At the time I was a student at Chiba University, a safe 400 miles to the north.  We didn’t feel a thing in Chiba.  Except, of course, we felt terrible.  So some friends from my church and I went down to Kobe to help with the relief efforts during our spring break that year. 

We slept on the floor of a church at night and during the day we helped people dig through the dusty rubble of their houses, searching for their belongings. Or we helped them move from a damaged home into one that had survived the quake intact.  Or we distributed things like toothbrushes and hand cream.  I remember very few people wanted the toothbrushes and the hand cream.  What they wanted were tarps. Tarps to cover a hole in their roof, or to protect their belongings that they had gathered in a pile on the street.  That blue plastic fabric was the most valuable commodity in Kobe in the spring of 1995.

One day I got a new assignment.  An architect from the U.S. had arrived and he was surveying homes and assessing the damage.  He didn’t speak Japanese so I was assigned to be his interpreter for the day. 

We had two houses on the schedule that day.  The first one was in a suburb on the eastern edge of the city.  To me it looked like it hadn’t suffered much damage during the quake.  The windows were broken and some tiles in the bathroom had fallen down and the interior walls had crumbled in some places.  But overall it looked like a few trips to the Home Depot might be enough to fix this house back up.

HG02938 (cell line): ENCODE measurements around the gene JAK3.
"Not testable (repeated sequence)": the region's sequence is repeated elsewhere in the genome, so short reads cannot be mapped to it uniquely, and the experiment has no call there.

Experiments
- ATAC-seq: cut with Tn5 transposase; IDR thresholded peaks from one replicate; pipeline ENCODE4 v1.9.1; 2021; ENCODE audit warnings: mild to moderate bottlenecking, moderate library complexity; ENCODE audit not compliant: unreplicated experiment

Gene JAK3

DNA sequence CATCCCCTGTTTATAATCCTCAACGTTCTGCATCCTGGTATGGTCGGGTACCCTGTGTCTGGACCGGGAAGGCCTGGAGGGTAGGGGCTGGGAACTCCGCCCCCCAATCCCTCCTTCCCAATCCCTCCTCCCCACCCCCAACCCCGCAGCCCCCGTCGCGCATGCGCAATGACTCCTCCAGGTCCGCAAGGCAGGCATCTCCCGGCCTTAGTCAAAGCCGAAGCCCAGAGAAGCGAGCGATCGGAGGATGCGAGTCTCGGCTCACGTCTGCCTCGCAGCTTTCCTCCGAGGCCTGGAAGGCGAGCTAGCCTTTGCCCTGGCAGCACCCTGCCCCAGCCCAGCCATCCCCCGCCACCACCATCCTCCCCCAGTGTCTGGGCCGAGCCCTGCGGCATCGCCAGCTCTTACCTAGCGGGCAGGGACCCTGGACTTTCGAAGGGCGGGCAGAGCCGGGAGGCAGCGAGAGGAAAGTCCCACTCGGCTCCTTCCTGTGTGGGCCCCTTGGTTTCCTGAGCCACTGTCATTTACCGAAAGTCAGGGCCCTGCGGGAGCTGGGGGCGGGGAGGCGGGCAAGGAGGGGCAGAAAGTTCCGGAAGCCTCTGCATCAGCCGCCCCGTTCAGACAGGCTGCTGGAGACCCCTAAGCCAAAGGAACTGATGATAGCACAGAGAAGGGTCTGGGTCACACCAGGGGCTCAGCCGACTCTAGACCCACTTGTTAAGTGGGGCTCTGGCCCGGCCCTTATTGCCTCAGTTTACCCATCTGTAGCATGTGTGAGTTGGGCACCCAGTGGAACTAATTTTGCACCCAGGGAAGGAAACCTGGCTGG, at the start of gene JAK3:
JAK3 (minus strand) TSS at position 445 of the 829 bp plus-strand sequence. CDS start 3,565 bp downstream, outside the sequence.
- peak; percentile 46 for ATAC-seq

The architect wasn't a big talker, which made my job that day pretty easy.  He walked around the house thoughtfully, snapping pictures and making notes for himself on a clipboard.

I looked back at the house as we drove away and thought that this family was relatively lucky.  I had seen worse damage, much much worse.

Like, for example, the next house we visited.

It was a single family home in the heart of the city.  It was in bad shape.  All of the external and internal stucco had been shaken off during the quake, rendering the house a carcass of beams.  To make matters worse it was leaning on the house next to it, like an emaciated AIDS patient slumped against a hospital hallway.  I stood in the striped sunlight in what had once been the kitchen and thought to myself that this house was hopeless.   

Then the architect and I went back to the church, where he gave the staff his assessments. 

He reported that the first house was in fact damaged beyond repair and would need to be razed.  The second house, however, could be repaired with a fairly simple procedure.  The beams, he said, could be righted again with a ratchet and a steel band.  Once they had been righted, they would need to be nailed back in that position, then stucco could be reapplied and the house would be livable again.    

I had one of those terrible moments as an interpreter when you’re pretty sure you’re saying the exactly wrong thing.  And this can happen fairly easily with German and Japanese, because the verb often comes at the end of the sentence, and the interpreter has to guess what the verb will be and then do an internal check when the verb actually does come and make sure the guess was right.